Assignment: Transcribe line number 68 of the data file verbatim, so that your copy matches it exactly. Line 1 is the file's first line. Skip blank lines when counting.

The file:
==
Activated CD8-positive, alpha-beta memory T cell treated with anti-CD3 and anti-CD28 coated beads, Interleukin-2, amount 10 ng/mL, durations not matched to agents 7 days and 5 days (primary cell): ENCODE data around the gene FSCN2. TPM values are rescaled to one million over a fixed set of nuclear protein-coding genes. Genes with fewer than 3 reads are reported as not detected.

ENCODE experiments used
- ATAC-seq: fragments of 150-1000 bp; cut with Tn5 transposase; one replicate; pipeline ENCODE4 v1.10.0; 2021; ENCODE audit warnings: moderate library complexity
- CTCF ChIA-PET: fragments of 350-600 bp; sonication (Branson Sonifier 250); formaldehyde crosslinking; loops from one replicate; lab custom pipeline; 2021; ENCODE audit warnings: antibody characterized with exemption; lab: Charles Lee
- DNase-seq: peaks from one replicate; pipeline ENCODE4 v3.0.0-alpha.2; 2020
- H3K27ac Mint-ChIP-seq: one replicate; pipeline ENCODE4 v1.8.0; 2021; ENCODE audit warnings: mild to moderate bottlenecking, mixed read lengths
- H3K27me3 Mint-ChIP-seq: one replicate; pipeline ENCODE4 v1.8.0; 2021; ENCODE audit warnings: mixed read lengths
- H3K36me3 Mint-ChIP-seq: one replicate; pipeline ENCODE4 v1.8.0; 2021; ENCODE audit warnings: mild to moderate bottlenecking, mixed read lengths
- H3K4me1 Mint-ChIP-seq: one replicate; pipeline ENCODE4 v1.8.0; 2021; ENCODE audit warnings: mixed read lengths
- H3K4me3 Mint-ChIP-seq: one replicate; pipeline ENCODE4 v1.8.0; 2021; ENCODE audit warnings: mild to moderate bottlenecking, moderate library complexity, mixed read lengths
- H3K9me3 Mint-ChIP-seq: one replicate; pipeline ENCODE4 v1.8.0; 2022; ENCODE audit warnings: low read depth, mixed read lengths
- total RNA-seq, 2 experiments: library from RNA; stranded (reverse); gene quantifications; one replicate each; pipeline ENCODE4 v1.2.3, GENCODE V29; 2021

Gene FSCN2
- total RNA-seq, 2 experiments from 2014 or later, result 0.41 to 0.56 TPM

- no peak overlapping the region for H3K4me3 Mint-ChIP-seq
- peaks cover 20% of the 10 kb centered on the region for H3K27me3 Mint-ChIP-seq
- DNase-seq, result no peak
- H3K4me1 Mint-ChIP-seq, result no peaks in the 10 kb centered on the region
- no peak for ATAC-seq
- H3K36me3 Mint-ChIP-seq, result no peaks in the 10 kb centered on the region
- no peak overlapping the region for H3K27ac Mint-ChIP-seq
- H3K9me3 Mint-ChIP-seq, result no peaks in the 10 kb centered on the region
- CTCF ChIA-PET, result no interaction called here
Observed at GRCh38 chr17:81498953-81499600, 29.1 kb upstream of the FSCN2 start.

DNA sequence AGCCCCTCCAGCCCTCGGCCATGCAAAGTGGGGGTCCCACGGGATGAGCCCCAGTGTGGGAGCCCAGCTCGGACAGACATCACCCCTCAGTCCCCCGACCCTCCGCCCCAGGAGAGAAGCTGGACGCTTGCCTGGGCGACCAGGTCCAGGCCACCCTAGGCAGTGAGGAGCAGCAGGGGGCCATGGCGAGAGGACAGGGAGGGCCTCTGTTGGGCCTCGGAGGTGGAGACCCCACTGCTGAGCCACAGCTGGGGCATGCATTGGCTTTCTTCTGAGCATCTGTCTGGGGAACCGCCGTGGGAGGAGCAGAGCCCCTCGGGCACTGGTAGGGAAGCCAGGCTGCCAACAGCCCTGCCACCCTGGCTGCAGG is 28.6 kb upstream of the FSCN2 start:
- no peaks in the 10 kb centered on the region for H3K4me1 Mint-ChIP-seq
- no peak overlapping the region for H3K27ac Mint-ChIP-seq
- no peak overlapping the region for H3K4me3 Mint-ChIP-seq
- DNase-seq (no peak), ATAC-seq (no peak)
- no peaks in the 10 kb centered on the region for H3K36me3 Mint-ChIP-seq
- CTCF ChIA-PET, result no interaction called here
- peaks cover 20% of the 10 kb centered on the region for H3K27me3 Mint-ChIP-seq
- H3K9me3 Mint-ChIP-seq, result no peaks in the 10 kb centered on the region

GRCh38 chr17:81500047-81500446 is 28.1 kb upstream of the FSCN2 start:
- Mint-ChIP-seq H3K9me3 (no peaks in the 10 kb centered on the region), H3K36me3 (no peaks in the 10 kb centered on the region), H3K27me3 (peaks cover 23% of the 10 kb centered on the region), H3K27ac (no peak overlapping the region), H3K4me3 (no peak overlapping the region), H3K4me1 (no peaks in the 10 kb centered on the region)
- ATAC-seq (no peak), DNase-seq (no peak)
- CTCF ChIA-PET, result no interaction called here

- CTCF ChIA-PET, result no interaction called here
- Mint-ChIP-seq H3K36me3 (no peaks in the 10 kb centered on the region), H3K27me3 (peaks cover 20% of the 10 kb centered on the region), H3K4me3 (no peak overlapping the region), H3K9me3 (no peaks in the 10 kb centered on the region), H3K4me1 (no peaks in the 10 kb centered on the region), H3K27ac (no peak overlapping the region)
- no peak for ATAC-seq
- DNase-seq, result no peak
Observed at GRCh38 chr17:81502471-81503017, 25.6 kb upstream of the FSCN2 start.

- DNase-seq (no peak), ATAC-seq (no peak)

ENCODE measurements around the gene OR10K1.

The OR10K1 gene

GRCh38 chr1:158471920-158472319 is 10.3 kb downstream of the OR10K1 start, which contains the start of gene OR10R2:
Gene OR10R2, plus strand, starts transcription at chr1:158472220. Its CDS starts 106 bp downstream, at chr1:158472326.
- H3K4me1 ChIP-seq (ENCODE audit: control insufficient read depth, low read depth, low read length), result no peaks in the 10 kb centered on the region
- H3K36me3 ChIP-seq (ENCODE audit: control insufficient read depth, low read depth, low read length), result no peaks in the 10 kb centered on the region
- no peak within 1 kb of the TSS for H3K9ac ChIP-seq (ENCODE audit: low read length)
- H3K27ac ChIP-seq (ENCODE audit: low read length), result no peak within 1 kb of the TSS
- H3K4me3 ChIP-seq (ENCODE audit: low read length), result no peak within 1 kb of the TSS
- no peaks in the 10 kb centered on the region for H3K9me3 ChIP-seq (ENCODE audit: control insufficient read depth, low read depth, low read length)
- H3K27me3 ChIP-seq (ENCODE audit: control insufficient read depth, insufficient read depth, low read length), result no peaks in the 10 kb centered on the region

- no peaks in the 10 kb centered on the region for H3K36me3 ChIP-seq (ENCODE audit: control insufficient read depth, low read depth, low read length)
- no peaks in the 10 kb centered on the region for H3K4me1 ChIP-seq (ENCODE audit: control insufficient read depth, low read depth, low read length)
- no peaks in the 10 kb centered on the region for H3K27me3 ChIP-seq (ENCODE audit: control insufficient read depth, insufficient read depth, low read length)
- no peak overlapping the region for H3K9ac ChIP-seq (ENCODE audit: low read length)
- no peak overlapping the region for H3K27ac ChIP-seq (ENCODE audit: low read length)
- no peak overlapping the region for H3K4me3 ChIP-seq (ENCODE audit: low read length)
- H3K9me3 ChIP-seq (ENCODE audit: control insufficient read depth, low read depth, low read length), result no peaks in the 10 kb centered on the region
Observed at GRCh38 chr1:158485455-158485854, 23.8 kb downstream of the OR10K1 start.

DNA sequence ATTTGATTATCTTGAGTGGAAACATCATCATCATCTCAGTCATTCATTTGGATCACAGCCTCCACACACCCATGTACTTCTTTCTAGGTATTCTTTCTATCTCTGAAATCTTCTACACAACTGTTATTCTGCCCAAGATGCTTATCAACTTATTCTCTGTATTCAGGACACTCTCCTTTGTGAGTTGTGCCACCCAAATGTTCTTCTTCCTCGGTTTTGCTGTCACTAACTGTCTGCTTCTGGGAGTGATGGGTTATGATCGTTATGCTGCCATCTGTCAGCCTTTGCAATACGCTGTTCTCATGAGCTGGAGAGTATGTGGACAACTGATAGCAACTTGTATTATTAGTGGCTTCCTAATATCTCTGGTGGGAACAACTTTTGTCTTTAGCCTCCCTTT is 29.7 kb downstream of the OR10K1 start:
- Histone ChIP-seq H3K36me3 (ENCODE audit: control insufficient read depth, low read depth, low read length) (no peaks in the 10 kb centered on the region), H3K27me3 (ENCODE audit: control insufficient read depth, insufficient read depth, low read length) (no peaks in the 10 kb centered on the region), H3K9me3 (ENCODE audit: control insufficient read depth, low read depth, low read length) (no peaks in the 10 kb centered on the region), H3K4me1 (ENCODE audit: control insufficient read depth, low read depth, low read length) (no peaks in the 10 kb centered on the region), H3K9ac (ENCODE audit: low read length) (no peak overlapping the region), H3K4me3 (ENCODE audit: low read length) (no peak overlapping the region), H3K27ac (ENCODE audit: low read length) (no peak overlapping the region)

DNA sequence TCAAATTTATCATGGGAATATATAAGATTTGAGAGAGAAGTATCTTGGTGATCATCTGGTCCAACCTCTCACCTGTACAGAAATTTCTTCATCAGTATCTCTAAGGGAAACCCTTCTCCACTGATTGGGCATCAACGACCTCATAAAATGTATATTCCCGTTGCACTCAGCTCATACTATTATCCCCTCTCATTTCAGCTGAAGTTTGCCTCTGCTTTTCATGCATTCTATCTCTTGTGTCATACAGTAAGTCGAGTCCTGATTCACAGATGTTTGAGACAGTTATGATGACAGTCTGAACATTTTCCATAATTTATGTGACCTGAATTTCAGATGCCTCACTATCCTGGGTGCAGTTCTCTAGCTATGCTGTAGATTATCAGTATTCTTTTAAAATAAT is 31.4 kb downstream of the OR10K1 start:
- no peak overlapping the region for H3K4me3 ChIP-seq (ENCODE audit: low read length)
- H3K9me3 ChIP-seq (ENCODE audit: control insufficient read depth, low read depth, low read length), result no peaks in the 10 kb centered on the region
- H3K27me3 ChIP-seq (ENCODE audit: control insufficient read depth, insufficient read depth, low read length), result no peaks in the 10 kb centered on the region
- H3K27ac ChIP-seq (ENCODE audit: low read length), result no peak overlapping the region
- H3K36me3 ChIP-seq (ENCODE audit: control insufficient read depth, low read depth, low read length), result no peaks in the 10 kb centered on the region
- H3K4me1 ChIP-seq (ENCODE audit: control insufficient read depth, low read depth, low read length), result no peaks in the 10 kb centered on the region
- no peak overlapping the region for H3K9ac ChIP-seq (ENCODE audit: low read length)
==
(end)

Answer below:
- H3K27me3 ChIP-seq (ENCODE audit: control insufficient read depth, insufficient read depth, low read length), result no peaks in the 10 kb centered on the region